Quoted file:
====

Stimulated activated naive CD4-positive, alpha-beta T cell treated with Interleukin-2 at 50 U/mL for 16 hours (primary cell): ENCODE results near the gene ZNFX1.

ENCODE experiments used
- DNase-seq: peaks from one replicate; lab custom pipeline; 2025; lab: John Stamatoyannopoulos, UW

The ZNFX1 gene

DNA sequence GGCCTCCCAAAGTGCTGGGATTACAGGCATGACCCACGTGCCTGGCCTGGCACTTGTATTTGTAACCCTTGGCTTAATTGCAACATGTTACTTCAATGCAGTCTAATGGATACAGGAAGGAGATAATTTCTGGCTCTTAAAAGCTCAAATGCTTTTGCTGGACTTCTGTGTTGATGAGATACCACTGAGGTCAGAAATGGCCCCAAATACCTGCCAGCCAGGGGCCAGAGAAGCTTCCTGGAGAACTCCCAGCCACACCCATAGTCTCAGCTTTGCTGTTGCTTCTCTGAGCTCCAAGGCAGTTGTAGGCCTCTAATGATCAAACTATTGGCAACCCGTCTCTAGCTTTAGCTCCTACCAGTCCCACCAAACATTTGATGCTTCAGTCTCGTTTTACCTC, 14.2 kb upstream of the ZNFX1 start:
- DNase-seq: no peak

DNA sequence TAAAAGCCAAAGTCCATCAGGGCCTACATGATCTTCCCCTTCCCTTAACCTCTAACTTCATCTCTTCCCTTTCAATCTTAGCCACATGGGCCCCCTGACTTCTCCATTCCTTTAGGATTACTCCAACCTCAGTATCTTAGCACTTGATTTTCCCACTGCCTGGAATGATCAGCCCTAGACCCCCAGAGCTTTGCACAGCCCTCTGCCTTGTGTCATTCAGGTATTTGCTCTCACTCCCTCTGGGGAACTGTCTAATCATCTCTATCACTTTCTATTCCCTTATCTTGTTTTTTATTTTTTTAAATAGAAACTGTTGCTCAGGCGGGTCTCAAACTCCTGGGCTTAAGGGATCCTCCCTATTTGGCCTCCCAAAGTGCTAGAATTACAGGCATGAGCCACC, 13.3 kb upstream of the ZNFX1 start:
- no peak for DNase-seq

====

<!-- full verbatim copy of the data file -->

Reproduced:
Stimulated activated naive CD4-positive, alpha-beta T cell treated with Interleukin-2 at 50 U/mL for 16 hours (primary cell): ENCODE results near the gene ZNFX1.

ENCODE experiments used
- DNase-seq: peaks from one replicate; lab custom pipeline; 2025; lab: John Stamatoyannopoulos, UW

The ZNFX1 gene

DNA sequence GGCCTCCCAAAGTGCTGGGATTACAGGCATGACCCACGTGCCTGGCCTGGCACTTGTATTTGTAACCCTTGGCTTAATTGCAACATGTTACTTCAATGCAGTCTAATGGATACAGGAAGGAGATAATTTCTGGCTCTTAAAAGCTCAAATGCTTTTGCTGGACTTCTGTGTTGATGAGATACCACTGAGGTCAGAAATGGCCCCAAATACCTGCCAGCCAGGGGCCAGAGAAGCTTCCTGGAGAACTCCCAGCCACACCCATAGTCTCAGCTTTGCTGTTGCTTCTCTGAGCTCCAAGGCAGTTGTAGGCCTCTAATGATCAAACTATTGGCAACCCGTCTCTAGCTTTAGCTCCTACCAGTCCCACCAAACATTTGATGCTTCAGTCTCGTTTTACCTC, 14.2 kb upstream of the ZNFX1 start:
- DNase-seq: no peak

DNA sequence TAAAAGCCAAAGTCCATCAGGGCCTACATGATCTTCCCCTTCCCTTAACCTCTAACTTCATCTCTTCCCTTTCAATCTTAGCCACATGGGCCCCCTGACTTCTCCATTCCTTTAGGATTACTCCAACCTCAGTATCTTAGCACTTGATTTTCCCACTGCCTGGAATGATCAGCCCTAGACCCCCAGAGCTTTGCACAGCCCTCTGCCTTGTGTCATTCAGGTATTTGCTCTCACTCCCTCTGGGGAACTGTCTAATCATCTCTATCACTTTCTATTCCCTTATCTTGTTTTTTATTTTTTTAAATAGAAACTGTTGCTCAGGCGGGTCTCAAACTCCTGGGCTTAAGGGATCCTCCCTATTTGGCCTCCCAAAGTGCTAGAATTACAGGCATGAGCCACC, 13.3 kb upstream of the ZNFX1 start:
- no peak for DNase-seq